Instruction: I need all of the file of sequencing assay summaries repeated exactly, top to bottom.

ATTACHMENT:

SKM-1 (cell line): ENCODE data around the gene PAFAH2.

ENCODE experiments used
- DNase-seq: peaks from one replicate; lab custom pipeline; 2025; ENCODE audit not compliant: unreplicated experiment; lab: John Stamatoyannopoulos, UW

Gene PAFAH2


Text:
SKM-1 (cell line): ENCODE data around the gene PAFAH2.

ENCODE experiments used
- DNase-seq: peaks from one replicate; lab custom pipeline; 2025; ENCODE audit not compliant: unreplicated experiment; lab: John Stamatoyannopoulos, UW

Gene PAFAH2